Consider the problem you solved the last time. You first accepted there was a problem. And you also owned it. That’s why you could solve it. Is that true? Yes, else the solution would’ve slipped through your fingers. Problems which have not yet been solved have not yet been accepted and owned by their owners.

Do you remember anyone you have a grudge with that hasn’t been resolved yet? Why hasn’t it been resolved yet? I guess it’s because none of you is willing to accept or own the offense. Meanwhile, that’s where the solution begins.

Even God never forgives you until you first accept the offence and own it. It’s the same with prayer. He solves your problem you accept and therefore ask in prayer. He wired you to first acknowledge your problems or offences to receive solution to them.

Have you realized you never go to see the doctor until you first accept you’re sick? And have you also realized you never look for food to eat until you first accept you’re hungry? You wouldn’t make any effort to solve a problem until you first accept it.

Accepting there is a problem and owning it is the first step to birthing the energy that propels you to solve them. And it’s a blessing. Because that’s the only time you expose yourself to an avalanche of solutions.

Scarcely will you think about your problems if you don’t accept them. And if you don’t think about your problems, be sure you’re far from a solution, just like the separation between the rich man and Abraham in the Bible.

When it comes to problems, there’re three categories of people:

Those who never accept they have a problem. These people never agree they have an issue at hand that needs to be dealt with. You may know people like that. They’re broke, but they don’t want to accept it. They have character issues, but they wouldn’t settle down and accept it. Such people have no hope of receiving solution to their problems.

The second group is those who accept they have problems alright, but blame others, the government and the environment for it. This act of blaming and inventing excuses makes them shift responsibility to external systems. They have all the excuses and so they never get in charge of making the solution to come.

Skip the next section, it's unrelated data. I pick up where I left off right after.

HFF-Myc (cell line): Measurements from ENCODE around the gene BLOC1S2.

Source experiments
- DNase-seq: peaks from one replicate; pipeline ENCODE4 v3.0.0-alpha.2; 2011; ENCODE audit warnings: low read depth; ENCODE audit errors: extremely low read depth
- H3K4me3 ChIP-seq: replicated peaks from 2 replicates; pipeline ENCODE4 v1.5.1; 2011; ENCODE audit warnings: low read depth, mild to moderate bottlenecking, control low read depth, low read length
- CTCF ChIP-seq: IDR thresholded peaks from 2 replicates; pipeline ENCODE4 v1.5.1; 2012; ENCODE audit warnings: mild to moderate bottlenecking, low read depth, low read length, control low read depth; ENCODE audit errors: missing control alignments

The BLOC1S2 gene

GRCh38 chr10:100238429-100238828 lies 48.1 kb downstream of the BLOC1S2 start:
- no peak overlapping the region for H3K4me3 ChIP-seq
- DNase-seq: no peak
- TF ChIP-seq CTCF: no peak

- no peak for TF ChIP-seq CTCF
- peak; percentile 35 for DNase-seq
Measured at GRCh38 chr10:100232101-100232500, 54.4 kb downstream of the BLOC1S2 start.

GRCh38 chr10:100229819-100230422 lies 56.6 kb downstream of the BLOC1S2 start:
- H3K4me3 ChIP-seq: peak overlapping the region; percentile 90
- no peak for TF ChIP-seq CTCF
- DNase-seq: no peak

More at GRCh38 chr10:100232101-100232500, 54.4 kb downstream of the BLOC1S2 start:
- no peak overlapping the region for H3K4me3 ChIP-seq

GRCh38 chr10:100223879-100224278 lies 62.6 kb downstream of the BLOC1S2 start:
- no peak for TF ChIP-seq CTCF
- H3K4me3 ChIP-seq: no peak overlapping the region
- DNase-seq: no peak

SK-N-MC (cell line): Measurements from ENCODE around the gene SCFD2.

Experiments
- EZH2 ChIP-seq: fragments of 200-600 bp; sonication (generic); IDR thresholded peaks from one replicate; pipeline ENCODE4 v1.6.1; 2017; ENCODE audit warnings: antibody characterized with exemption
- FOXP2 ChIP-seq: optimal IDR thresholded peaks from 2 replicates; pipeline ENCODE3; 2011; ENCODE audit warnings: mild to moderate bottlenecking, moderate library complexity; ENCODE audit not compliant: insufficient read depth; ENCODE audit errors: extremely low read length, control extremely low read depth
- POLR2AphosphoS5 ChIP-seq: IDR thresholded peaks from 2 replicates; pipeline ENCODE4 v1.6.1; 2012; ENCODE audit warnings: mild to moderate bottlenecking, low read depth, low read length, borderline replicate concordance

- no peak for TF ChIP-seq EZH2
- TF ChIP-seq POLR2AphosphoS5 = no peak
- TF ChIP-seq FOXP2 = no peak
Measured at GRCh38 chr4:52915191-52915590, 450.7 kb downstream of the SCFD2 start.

The last group of which I encourage you to be part if you aren’t part yet, is those who accept they have problems, own the problem and then take responsibility for the change they desire.

Faith works and grows in problem environments. That’s why when you accept you have a problem, not to settle with that, though, your faith is stirred up to solve it.

From today, practice accepting your problems and owning them when they come. Instead of saying “They gave me an F,” say “I had an F.” The second statement makes you feel you are responsible while the first one does not.

It’s true the economy is tough and the prices of things keep sky-rocketing. But imagine instead of saying “Things are expensive,” you rather say, “I am the one who can’t afford it.” Do you realize the positive power in that second statement? It makes you not only feel you’re in charge, but also makes you want to find a way of handling it.

Accept your problems. Own them. And take responsibility to solve them. As already mentioned, you wouldn’t make any effort to solve a problem until you first accept it.

Remember, problems which have not yet been solved have not yet been accepted and owned by their owners.

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  1. Awolba Baba Jones November 27, 2022 — 7:27 pm

    Very inspiring, great


    1. Thank you very much boss. God reward you greatly.


  2. Very insightful. I so much love this article. God bless bro


    1. Amen and amen, my boss. I’m very much humbled. Thank you so much.


  3. A very instructive and challenging piece. Thanks bro. 🙏


    1. I’m very much grateful my RO. You’re ever welcome. God reward you greatly.


  4. Hmmm 🤔, the very thing which have crippled a lot of People. Thank you Sir for the enlightenment. And God reward you abundantly.


    1. Yes oo, you’re very right. Amen and amen. I’m very much grateful, boss.


  5. Relatively true bro, thanks a lot


    1. You’re ever welcome, boss. I’m very much grateful.


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